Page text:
Overcrowding fears over St Helier housing plan

Plans from the site Image copyright Riva Architects
Image caption The proposed development would see 200 homes built on the site surrounding the co-operative supermarket

A heritage group has said plans for a large housing development in St Helier will see people living "like sardines".

The plans by developer Castle Properties include 183 homes on the site of the former warehouse.

It would include underground parking and landscaping but would require the demolition of a granite warehouse.

Save Jersey's Heritage president Marcus Binney said it seems like the States are trying to move as many people as possible into St Helier.

Ian Alder, from Riva Architects, said: "There are some buildings that can't be maintained, but where we can we are using the existing structures.

"The granite warehouse, we are keeping. It isn't listed but it is an important building that is part of our site and the wider area."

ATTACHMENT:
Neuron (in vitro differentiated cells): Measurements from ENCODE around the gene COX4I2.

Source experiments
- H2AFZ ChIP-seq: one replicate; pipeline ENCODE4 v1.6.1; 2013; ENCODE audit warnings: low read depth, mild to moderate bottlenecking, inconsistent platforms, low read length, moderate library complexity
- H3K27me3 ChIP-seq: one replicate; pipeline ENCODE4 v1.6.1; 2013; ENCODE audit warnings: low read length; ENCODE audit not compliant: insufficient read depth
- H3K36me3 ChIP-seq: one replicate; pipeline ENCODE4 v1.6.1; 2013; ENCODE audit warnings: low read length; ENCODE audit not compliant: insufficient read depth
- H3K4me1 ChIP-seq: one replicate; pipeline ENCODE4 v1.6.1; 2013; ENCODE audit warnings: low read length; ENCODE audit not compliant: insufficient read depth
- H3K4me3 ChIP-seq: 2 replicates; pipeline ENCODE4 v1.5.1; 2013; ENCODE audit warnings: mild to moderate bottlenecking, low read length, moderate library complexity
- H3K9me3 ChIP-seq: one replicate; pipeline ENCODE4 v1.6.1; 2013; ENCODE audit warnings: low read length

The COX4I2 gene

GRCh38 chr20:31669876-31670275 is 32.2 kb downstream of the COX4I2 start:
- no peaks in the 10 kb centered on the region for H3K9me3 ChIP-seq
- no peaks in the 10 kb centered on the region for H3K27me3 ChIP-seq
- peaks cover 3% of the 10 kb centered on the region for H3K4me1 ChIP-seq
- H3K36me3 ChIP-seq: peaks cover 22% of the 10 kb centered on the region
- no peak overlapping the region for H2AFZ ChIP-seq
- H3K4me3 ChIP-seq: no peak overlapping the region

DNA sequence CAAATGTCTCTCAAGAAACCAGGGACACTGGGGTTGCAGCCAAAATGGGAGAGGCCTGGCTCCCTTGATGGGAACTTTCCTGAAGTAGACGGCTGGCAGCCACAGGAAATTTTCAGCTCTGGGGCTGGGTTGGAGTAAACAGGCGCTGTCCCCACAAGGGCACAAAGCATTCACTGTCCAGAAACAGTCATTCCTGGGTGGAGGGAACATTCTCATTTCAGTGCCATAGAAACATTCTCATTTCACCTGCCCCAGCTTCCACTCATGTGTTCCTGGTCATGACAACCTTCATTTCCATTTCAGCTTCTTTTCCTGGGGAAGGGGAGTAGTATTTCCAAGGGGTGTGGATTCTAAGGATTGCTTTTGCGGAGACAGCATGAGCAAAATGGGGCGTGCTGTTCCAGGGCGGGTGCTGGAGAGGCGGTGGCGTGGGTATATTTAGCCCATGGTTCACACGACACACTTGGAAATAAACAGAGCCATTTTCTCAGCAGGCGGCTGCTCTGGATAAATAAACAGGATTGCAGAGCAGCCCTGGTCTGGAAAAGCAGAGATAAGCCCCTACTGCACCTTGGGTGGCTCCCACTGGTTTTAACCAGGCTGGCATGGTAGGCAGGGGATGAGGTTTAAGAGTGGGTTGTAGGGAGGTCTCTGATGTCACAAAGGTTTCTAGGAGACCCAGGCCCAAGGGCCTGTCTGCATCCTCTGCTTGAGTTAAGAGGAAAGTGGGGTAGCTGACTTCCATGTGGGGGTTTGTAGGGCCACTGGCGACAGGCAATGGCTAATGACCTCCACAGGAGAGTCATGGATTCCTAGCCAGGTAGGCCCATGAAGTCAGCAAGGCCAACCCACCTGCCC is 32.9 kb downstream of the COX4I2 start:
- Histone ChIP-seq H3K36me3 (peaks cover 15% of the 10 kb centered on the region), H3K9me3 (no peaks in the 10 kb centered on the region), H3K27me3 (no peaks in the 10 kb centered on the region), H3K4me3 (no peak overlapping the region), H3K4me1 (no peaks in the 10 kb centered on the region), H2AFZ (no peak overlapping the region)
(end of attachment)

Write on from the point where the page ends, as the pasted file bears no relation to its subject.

Image caption The site includes the former warehouse of DVD and music retailer

This is the second large housing development planned for the area around St Helier town park.

The other, already approved, will see nearly 300 homes built on the Gas company site.

A spokesman for the Department of the Environment said it was still an active planning application and all comments would be considered when making a decision.

Mr Binney said: "We are not opposed to some housing on the site, but the scale of what is proposed is overwhelming.

"It is starting to look as if the aim of the States for St Helier is to cram residents into boxy flats like sardines."

Save Jersey's Heritage wants the developers to consider ways to make use of buildings on the site.

Chairman Advocate Christopher Scholefield said: "St Helier faces a clear choice. Is it to become some sort of watered down Gotham City or to witness a genuine revival of urban living?

"Blocks of flats on this and other urban sites will not lead to a real regeneration or encourage a vibrant community."

Related Topics

More on this story

Related Internet links

The BBC is not responsible for the content of external Internet sites